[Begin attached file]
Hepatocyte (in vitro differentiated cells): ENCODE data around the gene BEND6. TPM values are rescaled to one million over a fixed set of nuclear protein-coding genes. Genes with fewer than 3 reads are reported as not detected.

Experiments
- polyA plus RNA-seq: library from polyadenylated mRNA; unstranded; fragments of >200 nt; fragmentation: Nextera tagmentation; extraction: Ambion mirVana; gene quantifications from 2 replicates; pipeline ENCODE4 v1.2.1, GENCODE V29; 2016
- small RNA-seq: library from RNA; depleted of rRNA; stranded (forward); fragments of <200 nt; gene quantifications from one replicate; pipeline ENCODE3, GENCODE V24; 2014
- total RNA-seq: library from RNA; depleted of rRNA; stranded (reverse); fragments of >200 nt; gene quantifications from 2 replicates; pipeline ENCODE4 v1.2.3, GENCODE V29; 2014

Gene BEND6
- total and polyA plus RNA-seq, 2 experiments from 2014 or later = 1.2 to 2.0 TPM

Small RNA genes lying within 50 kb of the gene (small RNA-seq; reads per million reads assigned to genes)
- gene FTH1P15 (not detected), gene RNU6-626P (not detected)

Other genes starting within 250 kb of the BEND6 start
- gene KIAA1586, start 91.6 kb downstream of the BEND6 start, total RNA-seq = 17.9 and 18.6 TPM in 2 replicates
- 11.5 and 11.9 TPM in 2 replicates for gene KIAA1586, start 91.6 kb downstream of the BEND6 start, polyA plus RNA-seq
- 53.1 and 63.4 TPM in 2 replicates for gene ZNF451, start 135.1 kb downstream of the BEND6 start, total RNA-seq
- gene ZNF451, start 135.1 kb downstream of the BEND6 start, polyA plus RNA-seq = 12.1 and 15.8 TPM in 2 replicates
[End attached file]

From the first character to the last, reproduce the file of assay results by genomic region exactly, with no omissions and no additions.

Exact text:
Hepatocyte (in vitro differentiated cells): ENCODE data around the gene BEND6. TPM values are rescaled to one million over a fixed set of nuclear protein-coding genes. Genes with fewer than 3 reads are reported as not detected.

Experiments
- polyA plus RNA-seq: library from polyadenylated mRNA; unstranded; fragments of >200 nt; fragmentation: Nextera tagmentation; extraction: Ambion mirVana; gene quantifications from 2 replicates; pipeline ENCODE4 v1.2.1, GENCODE V29; 2016
- small RNA-seq: library from RNA; depleted of rRNA; stranded (forward); fragments of <200 nt; gene quantifications from one replicate; pipeline ENCODE3, GENCODE V24; 2014
- total RNA-seq: library from RNA; depleted of rRNA; stranded (reverse); fragments of >200 nt; gene quantifications from 2 replicates; pipeline ENCODE4 v1.2.3, GENCODE V29; 2014

Gene BEND6
- total and polyA plus RNA-seq, 2 experiments from 2014 or later = 1.2 to 2.0 TPM

Small RNA genes lying within 50 kb of the gene (small RNA-seq; reads per million reads assigned to genes)
- gene FTH1P15 (not detected), gene RNU6-626P (not detected)

Other genes starting within 250 kb of the BEND6 start
- gene KIAA1586, start 91.6 kb downstream of the BEND6 start, total RNA-seq = 17.9 and 18.6 TPM in 2 replicates
- 11.5 and 11.9 TPM in 2 replicates for gene KIAA1586, start 91.6 kb downstream of the BEND6 start, polyA plus RNA-seq
- 53.1 and 63.4 TPM in 2 replicates for gene ZNF451, start 135.1 kb downstream of the BEND6 start, total RNA-seq
- gene ZNF451, start 135.1 kb downstream of the BEND6 start, polyA plus RNA-seq = 12.1 and 15.8 TPM in 2 replicates